It doesn’t mean that we don’t say or do the tough things that need to be said and done.  Jesus had some strong words and did some very hard things out of the deepest love for his fellow man.  For example, look how he rebuked Peter who had just confirmed that his Master was the hoped for Christ, when the disciple suggested Jesus shouldn’t allow himself to be crucified.  He said, “Get thee behind me, Satan: thou art an offence unto me: for thou savourest not the things that be of God, but those that be of men.”  (Matt 16:23)

And that is precisely where we get into trouble today: by acting from our own human sense of “how it should be” instead of from a more divinely directed outlook.  God has bestowed on man useful qualities such as patience, intelligence, courage, meekness – what Paul calls the fruit of the Spirit. (Gal 5:22,23)  And to the extent that we subjugate our own willful tendencies to these higher expressions do we move conversations and relationships forward in a more harmonious way.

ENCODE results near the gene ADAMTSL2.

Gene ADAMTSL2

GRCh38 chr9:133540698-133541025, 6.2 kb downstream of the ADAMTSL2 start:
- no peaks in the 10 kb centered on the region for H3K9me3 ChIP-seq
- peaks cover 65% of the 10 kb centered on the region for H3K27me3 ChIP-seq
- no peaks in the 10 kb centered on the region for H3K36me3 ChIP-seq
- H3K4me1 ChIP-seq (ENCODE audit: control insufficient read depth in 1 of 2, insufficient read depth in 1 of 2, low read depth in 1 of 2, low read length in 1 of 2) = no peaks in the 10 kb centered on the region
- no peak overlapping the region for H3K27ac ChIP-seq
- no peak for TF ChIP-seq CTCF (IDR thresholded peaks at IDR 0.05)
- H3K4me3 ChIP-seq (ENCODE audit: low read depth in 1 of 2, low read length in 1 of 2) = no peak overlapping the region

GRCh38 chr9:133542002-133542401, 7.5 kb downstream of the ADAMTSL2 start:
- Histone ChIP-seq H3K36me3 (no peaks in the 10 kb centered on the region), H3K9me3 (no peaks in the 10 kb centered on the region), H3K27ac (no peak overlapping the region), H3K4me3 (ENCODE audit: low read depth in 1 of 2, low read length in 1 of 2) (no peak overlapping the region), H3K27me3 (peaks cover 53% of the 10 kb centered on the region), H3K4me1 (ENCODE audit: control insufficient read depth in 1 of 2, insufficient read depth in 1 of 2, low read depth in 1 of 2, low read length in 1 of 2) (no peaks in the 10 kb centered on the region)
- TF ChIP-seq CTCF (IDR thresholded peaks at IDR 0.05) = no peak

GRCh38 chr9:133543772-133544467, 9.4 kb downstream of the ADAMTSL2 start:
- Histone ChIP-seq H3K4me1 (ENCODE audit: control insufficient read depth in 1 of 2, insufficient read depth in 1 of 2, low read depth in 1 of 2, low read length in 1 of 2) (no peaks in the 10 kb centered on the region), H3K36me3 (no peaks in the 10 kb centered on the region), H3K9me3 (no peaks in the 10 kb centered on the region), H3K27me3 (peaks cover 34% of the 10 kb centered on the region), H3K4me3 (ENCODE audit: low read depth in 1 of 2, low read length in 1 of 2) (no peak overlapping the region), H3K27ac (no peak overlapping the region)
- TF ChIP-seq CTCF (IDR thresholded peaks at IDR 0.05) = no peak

Everyone has the capacity to contribute something positive to every event.  Does that mean then, that we just add fluff when the substance is too hard to handle?  Of course not.  Fluff is not in keeping with the Golden Rule any more than crudity or unkindness.  If it’s our place to add substance to the discussion, we should do it – charitably and with brotherly kindness.

Mary Baker Eddy once wrote, “It requires the spirit of our blessed Master to tell a man his faults, and so risk human displeasure for the sake of doing right and benefiting our race.”  (Science and Health p. 571)  This is a useful guideline for determining both our motives and our process.

Every step, every word, every thought – to the extent that we are watchful and prayerful, and especially willing – can be taken in a spirit of love.  Love can sooth, it can lift, it can compel, it can correct.  It can even heal, as Jesus showed.